10. You said it backwards. The maxim is that an action is morally permissible if and only if it can be willed to be a universal law. Also, your professor might have translated will to mean desire, and if so never mind this--but I would avoid equating will with desire in Kant. The connotations of desire seem too close to inclination, which is one type of motivator, but one that Kant tried to avoid (though not very well really). This argument is Kantianish, but again I think you have included a much greater focus on desire (inclination) than Kant would have allowed. The way Kant usually argued his categorical imperatives, it is not merely *undesirable* for a person to violate the maxim if it were a universal law, but rather *impossible*. I think that's what your teacher meant when he asked you to show how the violation would lead to a "contradiction." One example I've seen used is lying (I don't remember if this was an example Kant actually used or just someone explaining Kant). If lying were a universal law, then that would mean that everything that everybody says is a lie. But if that were so, it would actually be impossible, because it would mean simply that when someone says something, the opposite of their statement is the truth. So everything would be the truth, which is a contradiction to everything being a lie. It is therefore literally impossible, not merely undesirable, for lying to be willed a universal law. (I know that argument is somewhat problematic, but that's one that I've seen as an example before).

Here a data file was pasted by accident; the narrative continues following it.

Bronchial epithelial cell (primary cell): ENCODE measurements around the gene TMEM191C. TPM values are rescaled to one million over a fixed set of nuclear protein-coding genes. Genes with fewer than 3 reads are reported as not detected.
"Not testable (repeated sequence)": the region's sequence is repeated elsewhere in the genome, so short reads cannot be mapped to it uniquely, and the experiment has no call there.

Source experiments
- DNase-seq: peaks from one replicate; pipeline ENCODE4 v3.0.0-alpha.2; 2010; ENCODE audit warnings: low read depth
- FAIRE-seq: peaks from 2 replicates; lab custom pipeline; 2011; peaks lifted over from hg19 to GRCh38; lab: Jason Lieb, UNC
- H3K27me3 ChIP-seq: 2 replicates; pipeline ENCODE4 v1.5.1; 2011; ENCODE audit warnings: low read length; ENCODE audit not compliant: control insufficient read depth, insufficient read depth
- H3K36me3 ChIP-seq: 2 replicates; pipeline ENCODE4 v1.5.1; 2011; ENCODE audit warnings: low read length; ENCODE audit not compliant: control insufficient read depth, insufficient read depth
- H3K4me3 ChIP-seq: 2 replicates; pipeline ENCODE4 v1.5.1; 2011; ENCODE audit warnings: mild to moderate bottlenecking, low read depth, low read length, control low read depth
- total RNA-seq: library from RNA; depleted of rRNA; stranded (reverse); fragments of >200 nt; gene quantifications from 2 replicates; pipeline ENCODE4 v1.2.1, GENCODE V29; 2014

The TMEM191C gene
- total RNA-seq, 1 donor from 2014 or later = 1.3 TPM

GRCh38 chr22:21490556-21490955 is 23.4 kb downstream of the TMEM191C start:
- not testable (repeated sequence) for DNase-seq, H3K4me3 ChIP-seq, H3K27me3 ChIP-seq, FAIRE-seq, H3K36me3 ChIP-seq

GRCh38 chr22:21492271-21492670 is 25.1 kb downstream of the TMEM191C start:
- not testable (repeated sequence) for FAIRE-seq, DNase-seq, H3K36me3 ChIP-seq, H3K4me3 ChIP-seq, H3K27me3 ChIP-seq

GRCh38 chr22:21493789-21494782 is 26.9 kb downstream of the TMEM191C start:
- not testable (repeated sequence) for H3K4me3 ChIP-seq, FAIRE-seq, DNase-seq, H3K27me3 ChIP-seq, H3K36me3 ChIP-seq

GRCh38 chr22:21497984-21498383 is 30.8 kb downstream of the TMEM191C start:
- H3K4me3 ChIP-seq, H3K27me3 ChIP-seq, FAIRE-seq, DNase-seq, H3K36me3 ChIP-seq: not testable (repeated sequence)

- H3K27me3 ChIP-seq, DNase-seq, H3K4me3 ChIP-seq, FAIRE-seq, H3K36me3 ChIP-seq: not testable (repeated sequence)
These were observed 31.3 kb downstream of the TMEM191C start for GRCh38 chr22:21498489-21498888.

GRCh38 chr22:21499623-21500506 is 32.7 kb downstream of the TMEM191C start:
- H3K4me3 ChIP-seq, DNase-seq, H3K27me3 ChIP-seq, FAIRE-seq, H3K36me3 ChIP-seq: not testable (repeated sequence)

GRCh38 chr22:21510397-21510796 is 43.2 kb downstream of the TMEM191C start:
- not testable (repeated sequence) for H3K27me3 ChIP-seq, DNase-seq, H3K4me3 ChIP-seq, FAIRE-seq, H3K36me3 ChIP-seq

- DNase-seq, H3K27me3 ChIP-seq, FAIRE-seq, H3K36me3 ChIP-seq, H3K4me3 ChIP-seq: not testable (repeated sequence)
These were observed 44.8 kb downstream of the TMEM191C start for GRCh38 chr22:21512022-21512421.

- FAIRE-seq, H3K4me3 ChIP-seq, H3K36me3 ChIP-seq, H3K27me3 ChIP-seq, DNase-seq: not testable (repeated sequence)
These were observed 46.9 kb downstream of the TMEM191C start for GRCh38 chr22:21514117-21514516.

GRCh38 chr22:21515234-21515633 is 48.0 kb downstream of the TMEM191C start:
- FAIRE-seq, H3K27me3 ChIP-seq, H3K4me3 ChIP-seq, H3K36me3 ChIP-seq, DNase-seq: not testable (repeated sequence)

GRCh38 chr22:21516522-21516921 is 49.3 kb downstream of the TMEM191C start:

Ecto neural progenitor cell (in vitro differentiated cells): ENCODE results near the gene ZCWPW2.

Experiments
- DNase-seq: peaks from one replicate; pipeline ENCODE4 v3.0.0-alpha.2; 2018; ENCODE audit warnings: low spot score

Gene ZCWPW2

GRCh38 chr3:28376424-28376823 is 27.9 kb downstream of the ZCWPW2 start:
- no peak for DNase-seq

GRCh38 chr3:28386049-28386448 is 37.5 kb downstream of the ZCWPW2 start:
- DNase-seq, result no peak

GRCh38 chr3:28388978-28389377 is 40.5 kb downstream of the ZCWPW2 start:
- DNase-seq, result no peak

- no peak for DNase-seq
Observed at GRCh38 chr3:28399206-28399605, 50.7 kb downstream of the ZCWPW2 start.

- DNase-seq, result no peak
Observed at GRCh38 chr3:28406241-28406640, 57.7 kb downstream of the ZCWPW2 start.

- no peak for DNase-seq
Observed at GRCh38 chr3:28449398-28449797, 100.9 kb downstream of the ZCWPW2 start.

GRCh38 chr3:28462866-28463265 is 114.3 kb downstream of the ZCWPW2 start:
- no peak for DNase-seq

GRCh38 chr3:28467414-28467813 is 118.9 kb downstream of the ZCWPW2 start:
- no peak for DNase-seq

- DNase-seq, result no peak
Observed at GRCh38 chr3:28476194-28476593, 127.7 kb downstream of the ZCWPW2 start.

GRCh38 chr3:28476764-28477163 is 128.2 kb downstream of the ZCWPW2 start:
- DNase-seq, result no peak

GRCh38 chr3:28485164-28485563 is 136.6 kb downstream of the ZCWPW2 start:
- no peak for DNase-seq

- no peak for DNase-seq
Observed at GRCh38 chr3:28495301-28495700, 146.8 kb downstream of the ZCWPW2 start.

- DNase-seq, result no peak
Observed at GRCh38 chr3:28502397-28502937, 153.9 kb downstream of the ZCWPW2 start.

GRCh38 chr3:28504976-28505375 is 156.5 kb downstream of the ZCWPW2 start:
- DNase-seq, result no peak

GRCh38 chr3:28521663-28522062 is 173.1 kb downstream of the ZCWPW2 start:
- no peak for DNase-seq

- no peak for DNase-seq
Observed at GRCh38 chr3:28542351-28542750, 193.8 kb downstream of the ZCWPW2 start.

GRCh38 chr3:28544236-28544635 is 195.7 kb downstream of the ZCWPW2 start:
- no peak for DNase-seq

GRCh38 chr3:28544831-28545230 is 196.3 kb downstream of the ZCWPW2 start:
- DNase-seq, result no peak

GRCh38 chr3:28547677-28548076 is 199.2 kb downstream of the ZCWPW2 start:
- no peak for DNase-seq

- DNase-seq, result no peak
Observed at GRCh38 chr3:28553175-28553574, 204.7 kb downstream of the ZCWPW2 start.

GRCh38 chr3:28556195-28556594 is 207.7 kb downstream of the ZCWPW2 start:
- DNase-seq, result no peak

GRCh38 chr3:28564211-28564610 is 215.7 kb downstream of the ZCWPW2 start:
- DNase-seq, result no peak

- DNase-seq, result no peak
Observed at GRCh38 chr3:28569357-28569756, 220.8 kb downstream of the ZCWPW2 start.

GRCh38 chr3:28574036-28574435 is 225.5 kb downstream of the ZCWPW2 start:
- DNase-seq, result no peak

11. I don't think that philosophers' claims of inspiration by Kant is the issue. The reason that Kant lead to Hegel and German Romanticism etc. is not because he somehow prophetically agreed with their philosophies before they were formulated. It's because some of Kant's unprecedented arguments served as key premises in their philosophies. I do think it's legitimate to judge a philosopher based on that criteria*. It's really not legitimate to say that Nietzsche led to Nazism, because there is very little in Nietzsche's philosophy that bears any resemblance to Nazism, and those ideas which are consonant with Nazism were not unique to Nietzsche's philosophy but were mostly derivative ideas that were already popular at the time. But it is legitimate to say, for instance, that Plato led to Christianity, because philosophically Christianity was in essence, as Nietzsche once put it, "Platonism for the masses." In particular, many of Plato's unprecedented arguments for the existence of a supernatural world of forms served as a key premise for Plotinus, who's arguments served as a model for many of the church fathers and therefore for the early philosophical development of Christianity. *[Edit: I think don't think it's legitimate to judge a philosopher based exclusively on the criteria of his influence on later philosophers. But I do think it's legitimate to judge philosophers based on that criteria in certain contexts, especially when studying the historical development of philosophy.] It doesn't matter if a philosopher claims to be influenced by another philosopher. It only matters if an essential aspect of a philosopher is derivative of some essential aspect of the other philosopher. It doesn't matter much that Kant claimed to be inspired by Aristotle, because in essence his view was more Platonic than Aristotelian. It's true that there are significant, essential differences between Kant and Hegel. But it's also true that Kant lead to Hegel, because once Kant provided his unprecedented argument of the minds inability to know the noumenal world, Hegel had a foundation he wouldn't have otherwise had to do away with the noumenal world and project his new brand of idealism, which was in turn highly influential on other philosophers who did not necessarily agree with the totality of his philosophy. If it's true that the third critique doesn't cohere with the first two, then how could a philosophical movement possibly derive itself from Kant without contradicting either the third or the first two? I think what's in dispute are which of his points are more fundamental.